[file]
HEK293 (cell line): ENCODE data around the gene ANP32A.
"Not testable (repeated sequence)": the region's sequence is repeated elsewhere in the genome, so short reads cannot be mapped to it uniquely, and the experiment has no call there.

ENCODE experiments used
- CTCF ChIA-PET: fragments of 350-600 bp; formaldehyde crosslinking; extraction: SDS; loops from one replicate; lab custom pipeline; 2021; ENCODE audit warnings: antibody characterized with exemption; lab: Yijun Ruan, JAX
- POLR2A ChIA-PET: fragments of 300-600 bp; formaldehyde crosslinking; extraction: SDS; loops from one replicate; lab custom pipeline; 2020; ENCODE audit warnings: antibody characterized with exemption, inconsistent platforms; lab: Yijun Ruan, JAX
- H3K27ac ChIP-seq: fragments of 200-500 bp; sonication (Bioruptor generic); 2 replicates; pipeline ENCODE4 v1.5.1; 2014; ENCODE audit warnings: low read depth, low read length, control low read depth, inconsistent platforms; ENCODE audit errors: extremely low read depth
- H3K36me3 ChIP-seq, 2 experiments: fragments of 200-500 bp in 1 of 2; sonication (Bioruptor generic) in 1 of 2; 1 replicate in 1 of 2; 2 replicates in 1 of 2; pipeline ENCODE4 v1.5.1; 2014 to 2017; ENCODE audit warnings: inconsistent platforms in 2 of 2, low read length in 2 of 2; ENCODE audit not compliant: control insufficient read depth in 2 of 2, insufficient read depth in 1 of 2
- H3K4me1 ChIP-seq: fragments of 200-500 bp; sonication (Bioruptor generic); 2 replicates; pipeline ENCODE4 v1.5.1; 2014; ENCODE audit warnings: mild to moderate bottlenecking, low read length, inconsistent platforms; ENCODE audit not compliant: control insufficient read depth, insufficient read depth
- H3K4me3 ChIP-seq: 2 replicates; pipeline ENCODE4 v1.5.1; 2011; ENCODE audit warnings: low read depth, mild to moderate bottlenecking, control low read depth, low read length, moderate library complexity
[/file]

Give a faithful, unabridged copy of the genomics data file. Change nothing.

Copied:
HEK293 (cell line): ENCODE data around the gene ANP32A.
"Not testable (repeated sequence)": the region's sequence is repeated elsewhere in the genome, so short reads cannot be mapped to it uniquely, and the experiment has no call there.

ENCODE experiments used
- CTCF ChIA-PET: fragments of 350-600 bp; formaldehyde crosslinking; extraction: SDS; loops from one replicate; lab custom pipeline; 2021; ENCODE audit warnings: antibody characterized with exemption; lab: Yijun Ruan, JAX
- POLR2A ChIA-PET: fragments of 300-600 bp; formaldehyde crosslinking; extraction: SDS; loops from one replicate; lab custom pipeline; 2020; ENCODE audit warnings: antibody characterized with exemption, inconsistent platforms; lab: Yijun Ruan, JAX
- H3K27ac ChIP-seq: fragments of 200-500 bp; sonication (Bioruptor generic); 2 replicates; pipeline ENCODE4 v1.5.1; 2014; ENCODE audit warnings: low read depth, low read length, control low read depth, inconsistent platforms; ENCODE audit errors: extremely low read depth
- H3K36me3 ChIP-seq, 2 experiments: fragments of 200-500 bp in 1 of 2; sonication (Bioruptor generic) in 1 of 2; 1 replicate in 1 of 2; 2 replicates in 1 of 2; pipeline ENCODE4 v1.5.1; 2014 to 2017; ENCODE audit warnings: inconsistent platforms in 2 of 2, low read length in 2 of 2; ENCODE audit not compliant: control insufficient read depth in 2 of 2, insufficient read depth in 1 of 2
- H3K4me1 ChIP-seq: fragments of 200-500 bp; sonication (Bioruptor generic); 2 replicates; pipeline ENCODE4 v1.5.1; 2014; ENCODE audit warnings: mild to moderate bottlenecking, low read length, inconsistent platforms; ENCODE audit not compliant: control insufficient read depth, insufficient read depth
- H3K4me3 ChIP-seq: 2 replicates; pipeline ENCODE4 v1.5.1; 2011; ENCODE audit warnings: low read depth, mild to moderate bottlenecking, control low read depth, low read length, moderate library complexity